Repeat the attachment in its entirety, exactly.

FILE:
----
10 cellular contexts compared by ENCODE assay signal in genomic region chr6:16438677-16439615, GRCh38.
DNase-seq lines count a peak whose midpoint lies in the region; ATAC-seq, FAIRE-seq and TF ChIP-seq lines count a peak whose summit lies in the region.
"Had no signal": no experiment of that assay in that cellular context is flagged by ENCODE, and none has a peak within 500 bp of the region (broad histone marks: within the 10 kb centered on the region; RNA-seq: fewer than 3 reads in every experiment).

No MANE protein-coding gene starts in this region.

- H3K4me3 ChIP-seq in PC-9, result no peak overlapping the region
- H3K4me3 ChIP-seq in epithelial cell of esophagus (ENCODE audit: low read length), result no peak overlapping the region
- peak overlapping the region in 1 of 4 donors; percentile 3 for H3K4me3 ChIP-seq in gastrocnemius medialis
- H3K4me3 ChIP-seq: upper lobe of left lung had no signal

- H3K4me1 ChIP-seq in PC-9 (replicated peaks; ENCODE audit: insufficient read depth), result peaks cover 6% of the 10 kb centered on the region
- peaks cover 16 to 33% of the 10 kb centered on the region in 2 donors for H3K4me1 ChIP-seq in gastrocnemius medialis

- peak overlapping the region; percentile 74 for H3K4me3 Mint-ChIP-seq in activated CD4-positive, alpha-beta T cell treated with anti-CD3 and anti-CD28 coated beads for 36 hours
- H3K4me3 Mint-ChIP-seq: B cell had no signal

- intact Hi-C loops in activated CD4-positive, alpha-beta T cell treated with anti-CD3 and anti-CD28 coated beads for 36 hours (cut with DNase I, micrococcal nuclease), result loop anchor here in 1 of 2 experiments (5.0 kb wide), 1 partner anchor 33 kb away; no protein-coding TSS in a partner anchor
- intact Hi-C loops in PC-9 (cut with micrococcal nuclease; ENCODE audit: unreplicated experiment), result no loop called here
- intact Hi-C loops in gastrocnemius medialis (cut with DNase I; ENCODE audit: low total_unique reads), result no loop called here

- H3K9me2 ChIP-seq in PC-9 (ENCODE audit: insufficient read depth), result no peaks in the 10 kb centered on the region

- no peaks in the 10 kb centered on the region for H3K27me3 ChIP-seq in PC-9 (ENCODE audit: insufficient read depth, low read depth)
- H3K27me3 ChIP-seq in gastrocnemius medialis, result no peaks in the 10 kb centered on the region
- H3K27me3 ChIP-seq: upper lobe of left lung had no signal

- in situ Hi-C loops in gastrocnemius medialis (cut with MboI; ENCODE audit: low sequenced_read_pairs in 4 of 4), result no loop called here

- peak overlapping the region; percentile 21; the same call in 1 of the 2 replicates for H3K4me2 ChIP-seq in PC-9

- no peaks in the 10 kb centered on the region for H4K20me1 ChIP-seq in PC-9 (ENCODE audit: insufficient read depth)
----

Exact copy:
10 cellular contexts compared by ENCODE assay signal in genomic region chr6:16438677-16439615, GRCh38.
DNase-seq lines count a peak whose midpoint lies in the region; ATAC-seq, FAIRE-seq and TF ChIP-seq lines count a peak whose summit lies in the region.
"Had no signal": no experiment of that assay in that cellular context is flagged by ENCODE, and none has a peak within 500 bp of the region (broad histone marks: within the 10 kb centered on the region; RNA-seq: fewer than 3 reads in every experiment).

No MANE protein-coding gene starts in this region.

- H3K4me3 ChIP-seq in PC-9, result no peak overlapping the region
- H3K4me3 ChIP-seq in epithelial cell of esophagus (ENCODE audit: low read length), result no peak overlapping the region
- peak overlapping the region in 1 of 4 donors; percentile 3 for H3K4me3 ChIP-seq in gastrocnemius medialis
- H3K4me3 ChIP-seq: upper lobe of left lung had no signal

- H3K4me1 ChIP-seq in PC-9 (replicated peaks; ENCODE audit: insufficient read depth), result peaks cover 6% of the 10 kb centered on the region
- peaks cover 16 to 33% of the 10 kb centered on the region in 2 donors for H3K4me1 ChIP-seq in gastrocnemius medialis

- peak overlapping the region; percentile 74 for H3K4me3 Mint-ChIP-seq in activated CD4-positive, alpha-beta T cell treated with anti-CD3 and anti-CD28 coated beads for 36 hours
- H3K4me3 Mint-ChIP-seq: B cell had no signal

- intact Hi-C loops in activated CD4-positive, alpha-beta T cell treated with anti-CD3 and anti-CD28 coated beads for 36 hours (cut with DNase I, micrococcal nuclease), result loop anchor here in 1 of 2 experiments (5.0 kb wide), 1 partner anchor 33 kb away; no protein-coding TSS in a partner anchor
- intact Hi-C loops in PC-9 (cut with micrococcal nuclease; ENCODE audit: unreplicated experiment), result no loop called here
- intact Hi-C loops in gastrocnemius medialis (cut with DNase I; ENCODE audit: low total_unique reads), result no loop called here

- H3K9me2 ChIP-seq in PC-9 (ENCODE audit: insufficient read depth), result no peaks in the 10 kb centered on the region

- no peaks in the 10 kb centered on the region for H3K27me3 ChIP-seq in PC-9 (ENCODE audit: insufficient read depth, low read depth)
- H3K27me3 ChIP-seq in gastrocnemius medialis, result no peaks in the 10 kb centered on the region
- H3K27me3 ChIP-seq: upper lobe of left lung had no signal

- in situ Hi-C loops in gastrocnemius medialis (cut with MboI; ENCODE audit: low sequenced_read_pairs in 4 of 4), result no loop called here

- peak overlapping the region; percentile 21; the same call in 1 of the 2 replicates for H3K4me2 ChIP-seq in PC-9

- no peaks in the 10 kb centered on the region for H4K20me1 ChIP-seq in PC-9 (ENCODE audit: insufficient read depth)